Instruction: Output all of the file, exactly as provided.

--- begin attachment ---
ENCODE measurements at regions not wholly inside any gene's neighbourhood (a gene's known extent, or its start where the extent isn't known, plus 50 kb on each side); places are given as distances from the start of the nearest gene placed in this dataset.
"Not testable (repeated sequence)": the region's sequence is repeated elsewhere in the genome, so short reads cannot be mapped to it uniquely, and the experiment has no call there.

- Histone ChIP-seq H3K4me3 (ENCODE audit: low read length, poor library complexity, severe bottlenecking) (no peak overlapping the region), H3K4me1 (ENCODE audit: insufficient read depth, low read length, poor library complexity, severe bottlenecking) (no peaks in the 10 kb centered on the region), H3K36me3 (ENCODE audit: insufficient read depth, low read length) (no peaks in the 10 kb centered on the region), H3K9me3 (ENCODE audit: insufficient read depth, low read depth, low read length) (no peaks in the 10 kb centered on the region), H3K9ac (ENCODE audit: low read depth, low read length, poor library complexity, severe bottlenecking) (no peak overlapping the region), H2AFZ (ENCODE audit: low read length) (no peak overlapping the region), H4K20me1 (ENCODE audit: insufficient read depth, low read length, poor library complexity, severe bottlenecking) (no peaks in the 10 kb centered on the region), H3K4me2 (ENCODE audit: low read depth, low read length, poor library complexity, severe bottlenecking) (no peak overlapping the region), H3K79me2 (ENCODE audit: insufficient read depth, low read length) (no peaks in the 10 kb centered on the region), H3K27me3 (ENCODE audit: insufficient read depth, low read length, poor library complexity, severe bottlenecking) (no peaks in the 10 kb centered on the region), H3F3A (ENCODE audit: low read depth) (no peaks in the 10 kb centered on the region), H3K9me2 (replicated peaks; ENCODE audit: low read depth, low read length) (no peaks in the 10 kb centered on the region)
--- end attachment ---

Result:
ENCODE measurements at regions not wholly inside any gene's neighbourhood (a gene's known extent, or its start where the extent isn't known, plus 50 kb on each side); places are given as distances from the start of the nearest gene placed in this dataset.
"Not testable (repeated sequence)": the region's sequence is repeated elsewhere in the genome, so short reads cannot be mapped to it uniquely, and the experiment has no call there.

- Histone ChIP-seq H3K4me3 (ENCODE audit: low read length, poor library complexity, severe bottlenecking) (no peak overlapping the region), H3K4me1 (ENCODE audit: insufficient read depth, low read length, poor library complexity, severe bottlenecking) (no peaks in the 10 kb centered on the region), H3K36me3 (ENCODE audit: insufficient read depth, low read length) (no peaks in the 10 kb centered on the region), H3K9me3 (ENCODE audit: insufficient read depth, low read depth, low read length) (no peaks in the 10 kb centered on the region), H3K9ac (ENCODE audit: low read depth, low read length, poor library complexity, severe bottlenecking) (no peak overlapping the region), H2AFZ (ENCODE audit: low read length) (no peak overlapping the region), H4K20me1 (ENCODE audit: insufficient read depth, low read length, poor library complexity, severe bottlenecking) (no peaks in the 10 kb centered on the region), H3K4me2 (ENCODE audit: low read depth, low read length, poor library complexity, severe bottlenecking) (no peak overlapping the region), H3K79me2 (ENCODE audit: insufficient read depth, low read length) (no peaks in the 10 kb centered on the region), H3K27me3 (ENCODE audit: insufficient read depth, low read length, poor library complexity, severe bottlenecking) (no peaks in the 10 kb centered on the region), H3F3A (ENCODE audit: low read depth) (no peaks in the 10 kb centered on the region), H3K9me2 (replicated peaks; ENCODE audit: low read depth, low read length) (no peaks in the 10 kb centered on the region)